On Tuesday the 8th of November, while India and the rest of the world were keenly tracking the much awaited US Presidential elections, Indian Prime Minister Narendra Modi delivered the news that Rs. 500 ($7.5) and Rs. 1,000 ($15) notes would no longer be considered as legal tender- effective from Tuesday midnight . The unexpected government announcement targeted at containing black money, corruption, fake notes, and terrorism, has been touted by some as a stroke of genius while others have highlighted the inconvenience to the common man.
Detailed below are some of the key policies of the demonetization drive.
- Provision until the 30th of December to exchange old Rs.500 and Rs. 1,000 notes. Provision to exchange beyond 30th December at specified RBI offices.
- Daily limit of Rs. 2000 or $30 (initially Rs.4,000 or $60 which was then raised to Rs. 4,500 or $67.5) for over the counter cash exchanges at banks.
- Daily limit of Rs. 2,500 or $37.5 (initially Rs. 2,000 or $30) for cash withdrawals at recalibrated ATMs. Daily limit of Rs.2000 at other ATMs.
- Weekly limit of Rs.24,000 or $360 (initially Rs.20,000 or $300) for withdrawal from bank accounts.
- Banks, post offices, and co-operative banks are mandated to report to the Income Tax Department in case cash deposits in savings and current accounts exceed Rs
- 2.5 lakh ($3750) and Rs.12.5 lakh ($18,750) between November 9th and December 30th, or cash deposits of over Rs.50,000 ($750) are made in one day. The entities will then then have to file a statement of these high value transactions on or before 31st January, 2017.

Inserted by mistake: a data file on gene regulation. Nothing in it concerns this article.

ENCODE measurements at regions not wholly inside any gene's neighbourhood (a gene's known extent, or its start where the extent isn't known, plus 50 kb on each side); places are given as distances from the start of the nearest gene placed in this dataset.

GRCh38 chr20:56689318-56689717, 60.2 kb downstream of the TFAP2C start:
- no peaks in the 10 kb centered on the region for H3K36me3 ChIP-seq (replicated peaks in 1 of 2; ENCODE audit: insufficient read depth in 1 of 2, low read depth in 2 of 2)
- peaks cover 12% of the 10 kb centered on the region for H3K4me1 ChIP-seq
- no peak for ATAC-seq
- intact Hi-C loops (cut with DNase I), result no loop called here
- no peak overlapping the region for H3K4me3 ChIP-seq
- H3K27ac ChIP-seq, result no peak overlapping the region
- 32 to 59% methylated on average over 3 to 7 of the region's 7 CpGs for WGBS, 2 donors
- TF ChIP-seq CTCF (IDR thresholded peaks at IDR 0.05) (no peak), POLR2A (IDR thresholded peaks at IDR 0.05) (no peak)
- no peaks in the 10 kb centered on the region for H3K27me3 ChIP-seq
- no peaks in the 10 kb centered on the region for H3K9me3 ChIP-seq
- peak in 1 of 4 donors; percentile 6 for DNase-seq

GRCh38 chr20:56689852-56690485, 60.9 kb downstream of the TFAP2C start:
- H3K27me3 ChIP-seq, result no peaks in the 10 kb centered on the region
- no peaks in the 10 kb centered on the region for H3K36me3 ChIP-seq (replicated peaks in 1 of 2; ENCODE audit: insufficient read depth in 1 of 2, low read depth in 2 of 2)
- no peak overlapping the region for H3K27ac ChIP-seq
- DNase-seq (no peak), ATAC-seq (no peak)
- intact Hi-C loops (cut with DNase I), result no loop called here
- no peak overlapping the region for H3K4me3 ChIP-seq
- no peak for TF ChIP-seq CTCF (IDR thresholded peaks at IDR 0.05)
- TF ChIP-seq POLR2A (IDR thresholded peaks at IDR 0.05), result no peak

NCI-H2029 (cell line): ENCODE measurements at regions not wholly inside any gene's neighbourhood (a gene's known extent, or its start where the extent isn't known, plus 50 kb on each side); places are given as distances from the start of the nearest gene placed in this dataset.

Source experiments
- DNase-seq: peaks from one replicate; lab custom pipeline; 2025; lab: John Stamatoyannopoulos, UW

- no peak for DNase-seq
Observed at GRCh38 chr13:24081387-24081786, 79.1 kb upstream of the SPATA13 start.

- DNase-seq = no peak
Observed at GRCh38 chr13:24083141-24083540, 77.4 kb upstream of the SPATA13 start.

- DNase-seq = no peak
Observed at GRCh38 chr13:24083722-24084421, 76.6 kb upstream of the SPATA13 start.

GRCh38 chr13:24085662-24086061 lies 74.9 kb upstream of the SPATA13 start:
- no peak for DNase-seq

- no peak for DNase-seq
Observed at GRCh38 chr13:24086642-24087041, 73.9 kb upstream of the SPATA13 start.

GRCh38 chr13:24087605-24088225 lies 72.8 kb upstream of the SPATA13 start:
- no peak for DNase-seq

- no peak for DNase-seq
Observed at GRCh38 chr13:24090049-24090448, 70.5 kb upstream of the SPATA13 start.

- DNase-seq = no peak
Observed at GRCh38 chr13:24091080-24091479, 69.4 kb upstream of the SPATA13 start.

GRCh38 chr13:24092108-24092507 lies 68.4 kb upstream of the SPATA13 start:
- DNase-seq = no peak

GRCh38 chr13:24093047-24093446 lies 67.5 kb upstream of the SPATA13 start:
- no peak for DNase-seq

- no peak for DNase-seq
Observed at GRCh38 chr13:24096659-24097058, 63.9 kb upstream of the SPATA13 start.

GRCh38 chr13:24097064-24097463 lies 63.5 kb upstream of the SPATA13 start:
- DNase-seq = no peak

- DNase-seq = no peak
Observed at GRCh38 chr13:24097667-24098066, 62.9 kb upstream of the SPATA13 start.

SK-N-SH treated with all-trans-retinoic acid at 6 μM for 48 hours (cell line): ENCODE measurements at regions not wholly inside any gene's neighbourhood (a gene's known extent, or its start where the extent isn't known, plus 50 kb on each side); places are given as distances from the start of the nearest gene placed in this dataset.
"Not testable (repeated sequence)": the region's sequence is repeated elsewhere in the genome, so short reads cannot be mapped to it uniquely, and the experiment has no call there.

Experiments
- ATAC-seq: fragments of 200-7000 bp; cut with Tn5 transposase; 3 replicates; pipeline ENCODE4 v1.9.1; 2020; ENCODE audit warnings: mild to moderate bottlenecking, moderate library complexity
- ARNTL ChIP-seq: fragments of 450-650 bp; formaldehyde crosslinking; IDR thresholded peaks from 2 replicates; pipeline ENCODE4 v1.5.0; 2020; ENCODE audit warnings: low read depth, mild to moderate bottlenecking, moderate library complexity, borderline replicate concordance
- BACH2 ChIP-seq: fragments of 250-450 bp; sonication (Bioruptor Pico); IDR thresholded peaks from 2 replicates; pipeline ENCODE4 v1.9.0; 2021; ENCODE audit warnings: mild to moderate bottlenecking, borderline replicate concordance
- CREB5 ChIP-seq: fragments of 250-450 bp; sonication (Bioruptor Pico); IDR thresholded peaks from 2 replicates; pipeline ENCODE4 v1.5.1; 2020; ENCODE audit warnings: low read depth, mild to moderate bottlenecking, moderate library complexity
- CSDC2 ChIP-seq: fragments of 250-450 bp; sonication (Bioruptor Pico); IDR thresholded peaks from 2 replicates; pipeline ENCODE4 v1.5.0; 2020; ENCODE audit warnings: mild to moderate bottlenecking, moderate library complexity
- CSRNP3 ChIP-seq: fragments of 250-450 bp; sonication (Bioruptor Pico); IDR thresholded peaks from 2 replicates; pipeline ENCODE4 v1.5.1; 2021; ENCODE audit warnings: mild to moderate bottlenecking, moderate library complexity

Demonetization and the Indian Banking Industry
The immediate days following the demonetization announcement were marked by uncertainty and frustration amongst the public and serpentine queues at banks and automated teller machines (ATMs) across the country, with the banking industry working overtime in order to manage the transition process. Given that Rs.500 and Rs. 1,000 notes accounted for over 86% of the value of currency in circulation as of March 2016, the rush to exchange old notes and make withdrawals following the demonetization move, and the paucity of newly printed currency, banks have been struggling with a liquidity crunch. Although Rs.2,000 ($30) notes were dispensed by banks almost immediately following the demonetization announcement, these notes have been associated with small change problems given the reluctance of vendors to accept these high value notes amidst scarcity of lower denominated currencies. To help ease the cash position of banks and address problems associated with change, the Reserve Bank of India (RBI) began issuing new high-security Rs. 500 notes on November 14th which banks subsequently began dispensing. ATMs on the other hand need to be recalibrated in order to accommodate the new Rs.2,000 and Rs.500 notes, with the recalibration of all of India’s 2.2 lakh ATMs expected to take another two to three weeks. In the absence of this recalibration, ATMs have been fast running out of cash given that they only dispense Rs. 100 ($1.5) notes. The limited size of the cash logistics industry only further aggravates the situation, given that there are only eight companies responsible for the replenishment of India’s ATMs. With the sizeable proportion of currency declared illegal tender, daily withdrawal limits at banks and ATMs, non-functionality of ATMs (only about 40% of India’s 200,000 ATMs were functional last week), issues of recalibration and so on, India’s cash crunch situation is likely to persist at least for the next few weeks.